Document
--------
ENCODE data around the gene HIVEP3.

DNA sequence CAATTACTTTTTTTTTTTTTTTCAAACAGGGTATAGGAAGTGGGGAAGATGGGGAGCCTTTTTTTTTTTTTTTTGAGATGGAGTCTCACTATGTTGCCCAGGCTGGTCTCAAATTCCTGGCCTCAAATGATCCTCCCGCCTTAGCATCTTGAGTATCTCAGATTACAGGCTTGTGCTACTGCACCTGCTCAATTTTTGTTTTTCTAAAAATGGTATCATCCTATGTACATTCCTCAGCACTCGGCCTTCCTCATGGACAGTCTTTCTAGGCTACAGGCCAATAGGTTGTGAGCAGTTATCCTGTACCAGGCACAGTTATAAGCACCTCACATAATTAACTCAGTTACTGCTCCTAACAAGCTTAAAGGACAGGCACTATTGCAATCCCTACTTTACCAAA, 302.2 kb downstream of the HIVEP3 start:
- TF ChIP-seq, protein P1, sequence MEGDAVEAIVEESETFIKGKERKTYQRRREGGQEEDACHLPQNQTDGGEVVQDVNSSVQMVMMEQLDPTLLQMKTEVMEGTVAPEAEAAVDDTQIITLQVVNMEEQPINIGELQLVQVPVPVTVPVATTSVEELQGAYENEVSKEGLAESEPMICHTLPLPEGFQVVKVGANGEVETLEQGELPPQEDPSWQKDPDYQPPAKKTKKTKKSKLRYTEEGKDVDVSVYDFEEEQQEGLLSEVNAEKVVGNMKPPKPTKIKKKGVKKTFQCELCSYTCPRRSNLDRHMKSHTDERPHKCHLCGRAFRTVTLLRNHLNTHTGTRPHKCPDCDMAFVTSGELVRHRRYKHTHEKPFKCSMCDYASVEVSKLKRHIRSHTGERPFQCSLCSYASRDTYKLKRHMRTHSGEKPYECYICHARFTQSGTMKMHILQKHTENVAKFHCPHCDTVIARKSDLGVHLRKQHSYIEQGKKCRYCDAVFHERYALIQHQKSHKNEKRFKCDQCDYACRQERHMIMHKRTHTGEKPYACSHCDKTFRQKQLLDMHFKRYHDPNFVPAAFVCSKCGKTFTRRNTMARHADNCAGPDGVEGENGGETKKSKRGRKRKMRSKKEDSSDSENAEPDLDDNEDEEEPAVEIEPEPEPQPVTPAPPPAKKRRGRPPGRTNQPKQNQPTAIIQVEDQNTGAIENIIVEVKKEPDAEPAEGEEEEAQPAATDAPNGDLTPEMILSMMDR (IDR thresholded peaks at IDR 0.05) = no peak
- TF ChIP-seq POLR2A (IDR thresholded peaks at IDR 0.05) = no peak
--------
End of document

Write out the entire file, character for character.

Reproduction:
ENCODE data around the gene HIVEP3.

DNA sequence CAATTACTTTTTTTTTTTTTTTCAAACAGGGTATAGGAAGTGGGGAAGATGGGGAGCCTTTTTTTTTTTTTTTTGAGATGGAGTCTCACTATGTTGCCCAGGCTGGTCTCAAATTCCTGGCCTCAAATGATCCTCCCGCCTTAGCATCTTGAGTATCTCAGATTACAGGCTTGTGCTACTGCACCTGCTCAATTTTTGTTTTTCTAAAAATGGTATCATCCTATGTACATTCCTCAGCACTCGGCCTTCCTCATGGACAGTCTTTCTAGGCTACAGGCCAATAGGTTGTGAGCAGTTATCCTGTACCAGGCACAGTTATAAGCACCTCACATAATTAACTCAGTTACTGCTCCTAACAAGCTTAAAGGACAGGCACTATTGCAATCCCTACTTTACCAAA, 302.2 kb downstream of the HIVEP3 start:
- TF ChIP-seq, protein P1, sequence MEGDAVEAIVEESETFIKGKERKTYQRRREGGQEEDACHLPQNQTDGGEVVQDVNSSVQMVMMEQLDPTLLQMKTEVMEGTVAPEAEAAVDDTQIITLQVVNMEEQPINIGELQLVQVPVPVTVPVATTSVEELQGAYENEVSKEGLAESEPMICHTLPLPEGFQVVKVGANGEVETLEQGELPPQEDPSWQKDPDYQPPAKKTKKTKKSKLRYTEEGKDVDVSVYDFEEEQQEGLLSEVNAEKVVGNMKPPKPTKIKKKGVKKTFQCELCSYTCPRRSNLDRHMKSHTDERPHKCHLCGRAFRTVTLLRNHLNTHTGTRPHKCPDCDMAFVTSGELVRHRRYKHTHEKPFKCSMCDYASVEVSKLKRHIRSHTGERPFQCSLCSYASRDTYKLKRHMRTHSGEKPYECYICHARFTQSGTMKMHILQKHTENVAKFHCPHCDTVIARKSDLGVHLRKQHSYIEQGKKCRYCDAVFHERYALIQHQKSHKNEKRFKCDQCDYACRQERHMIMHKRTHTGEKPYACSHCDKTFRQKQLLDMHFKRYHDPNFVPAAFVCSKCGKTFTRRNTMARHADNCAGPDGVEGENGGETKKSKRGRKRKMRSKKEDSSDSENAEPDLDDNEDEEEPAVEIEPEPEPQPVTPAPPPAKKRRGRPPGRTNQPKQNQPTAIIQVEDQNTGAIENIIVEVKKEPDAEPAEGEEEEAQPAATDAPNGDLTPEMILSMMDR (IDR thresholded peaks at IDR 0.05) = no peak
- TF ChIP-seq POLR2A (IDR thresholded peaks at IDR 0.05) = no peak